The Bottom Line
Swift Publisher 2 is an easy-to-use desktop publishing program that makes short work of creating brochures, letterhead, newsletters, catalogs, and other personal and small business documents.
Better yet, at $49.95 or less (and a free upgrade from version 1), Swift Publisher 2 is a steal. It offers some of the features found in more expensive DTP programs, and it’s much better at creating non-standard documents than a word processor. On the down side, it’s not very good at long documents, and it can’t currently export pages in HTML format, neither of which should be a deal breaker for casual use.
- Intuitive interface.
- Well integrated with iPhoto and Art Text.
- Includes basic drawing tools
- Supports layers, masks, and transparency.
- Imports files in JPG, TIFF, GIF, EPS, and PDF format.
- Can’t export pages in HTML format.
- Doesn’t work well for long documents.
- Limited options for formatting tables.
- Compatible with Mac OS X 10.3 or later
- Free demo available for downloading from the BeLight Software web site
- Available in standard and retail editions.
- Available as a standalone product or as part of the Printfolio bundle.
- Retail edition has 40 additional templates and more than 20,000 additional clip art images.
- Can export files in TIFF, JPG, EPS, and PDF formats.
Guide Review - BeLight Software Swift Publisher 2
Individuals who have occasional desktop publishing needs are often stuck between a rock and a hard place. Word processors aren’t usually very good at creating documents that don’t fit neatly into letter-size formats. Inexpensive DTP programs usually leave much to be desired in terms of features. And mid-range to high-end DTP programs are too expensive and have too high a learning curve for casual use.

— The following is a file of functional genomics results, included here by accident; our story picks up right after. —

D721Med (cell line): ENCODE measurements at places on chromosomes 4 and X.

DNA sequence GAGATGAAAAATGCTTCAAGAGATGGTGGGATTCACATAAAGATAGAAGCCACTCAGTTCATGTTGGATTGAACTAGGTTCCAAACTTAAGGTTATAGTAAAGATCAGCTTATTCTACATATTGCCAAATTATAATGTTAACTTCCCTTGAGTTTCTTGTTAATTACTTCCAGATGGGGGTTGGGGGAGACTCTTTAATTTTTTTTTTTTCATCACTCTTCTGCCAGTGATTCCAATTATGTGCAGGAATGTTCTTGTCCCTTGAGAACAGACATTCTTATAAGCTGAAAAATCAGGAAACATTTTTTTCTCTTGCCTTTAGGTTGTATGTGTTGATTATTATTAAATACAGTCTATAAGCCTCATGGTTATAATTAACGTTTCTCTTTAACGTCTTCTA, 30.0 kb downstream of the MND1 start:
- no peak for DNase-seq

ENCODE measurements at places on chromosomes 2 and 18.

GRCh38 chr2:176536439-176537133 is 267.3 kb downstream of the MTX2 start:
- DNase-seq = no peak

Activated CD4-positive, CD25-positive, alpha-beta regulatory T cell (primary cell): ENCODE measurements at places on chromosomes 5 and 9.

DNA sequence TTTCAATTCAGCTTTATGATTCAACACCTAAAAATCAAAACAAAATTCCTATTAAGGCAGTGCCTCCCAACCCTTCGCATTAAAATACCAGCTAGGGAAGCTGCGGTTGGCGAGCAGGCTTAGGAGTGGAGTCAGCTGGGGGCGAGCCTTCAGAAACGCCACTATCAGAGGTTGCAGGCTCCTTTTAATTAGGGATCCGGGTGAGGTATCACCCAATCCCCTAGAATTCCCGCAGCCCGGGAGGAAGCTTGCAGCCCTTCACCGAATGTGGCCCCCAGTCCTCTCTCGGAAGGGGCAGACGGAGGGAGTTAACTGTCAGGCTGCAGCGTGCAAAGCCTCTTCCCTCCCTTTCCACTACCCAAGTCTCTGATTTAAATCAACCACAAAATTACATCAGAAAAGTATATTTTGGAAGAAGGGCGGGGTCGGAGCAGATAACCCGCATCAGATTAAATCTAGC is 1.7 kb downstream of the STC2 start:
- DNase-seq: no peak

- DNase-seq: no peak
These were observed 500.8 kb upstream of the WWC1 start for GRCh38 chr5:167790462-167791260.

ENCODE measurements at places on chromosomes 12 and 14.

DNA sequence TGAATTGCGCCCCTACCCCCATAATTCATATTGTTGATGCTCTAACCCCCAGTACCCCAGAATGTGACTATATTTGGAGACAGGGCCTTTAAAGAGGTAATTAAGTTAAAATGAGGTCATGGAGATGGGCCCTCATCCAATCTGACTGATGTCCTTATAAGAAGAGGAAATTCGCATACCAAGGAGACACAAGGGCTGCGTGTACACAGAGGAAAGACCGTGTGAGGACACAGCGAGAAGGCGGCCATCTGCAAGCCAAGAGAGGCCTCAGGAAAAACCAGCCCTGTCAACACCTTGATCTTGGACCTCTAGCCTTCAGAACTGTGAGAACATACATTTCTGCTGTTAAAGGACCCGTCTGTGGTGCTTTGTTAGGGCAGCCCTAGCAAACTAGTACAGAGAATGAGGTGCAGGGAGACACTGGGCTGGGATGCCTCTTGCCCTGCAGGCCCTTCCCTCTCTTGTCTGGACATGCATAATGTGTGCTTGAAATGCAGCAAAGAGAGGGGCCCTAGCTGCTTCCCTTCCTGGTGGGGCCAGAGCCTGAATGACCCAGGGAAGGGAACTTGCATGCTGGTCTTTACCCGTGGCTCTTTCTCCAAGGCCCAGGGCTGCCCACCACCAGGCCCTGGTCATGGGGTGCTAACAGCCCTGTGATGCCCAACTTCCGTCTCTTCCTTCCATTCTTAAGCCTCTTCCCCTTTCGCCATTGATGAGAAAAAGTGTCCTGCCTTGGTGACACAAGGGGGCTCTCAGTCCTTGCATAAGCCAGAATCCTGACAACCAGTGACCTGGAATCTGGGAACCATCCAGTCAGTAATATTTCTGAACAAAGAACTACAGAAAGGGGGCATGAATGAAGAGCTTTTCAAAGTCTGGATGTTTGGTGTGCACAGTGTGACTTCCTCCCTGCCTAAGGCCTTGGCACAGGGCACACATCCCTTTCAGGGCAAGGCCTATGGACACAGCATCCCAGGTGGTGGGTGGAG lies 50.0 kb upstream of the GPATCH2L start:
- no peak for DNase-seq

Swift Publisher 2 may be the answer to a casual desktop publisher’s dreams. For $44.95 (or $49.95 if you want the complete collection of clip art), it’s affordable enough for almost any budget. And with an intuitive interface and a built-in collection of templates that are easy to customize, Swift Publisher can have you turning out projects in a surprisingly short period of time.
One of the biggest differences between Swift Publisher and a word processor is the way it works with text. Rather than clicking the mouse to create an insertion point and starting to type, you use the text tool to define a box to hold your text, a method that is standard operating procedure for Adobe InDesign, Quark XPress, and other higher-end desktop publishing programs. If you’ve never worked this way before it may feel a little strange, but you should get used to it quickly. You can create and move blocks of text as if they were an image, which is more intuitive for creating brochures, newsletters, and similar documents than the word processing approach. You can format the text or add shadows or color with a few clicks; link text boxes; insert and build a table; insert one of the supplied images or import one of your own; or import a logo or other graphic from Art Text. A floating Inspector palette provides easy access to many editing and formatting options.
In addition to printing documents, you can export them in PDF, TIFF, JPG, or EPS format.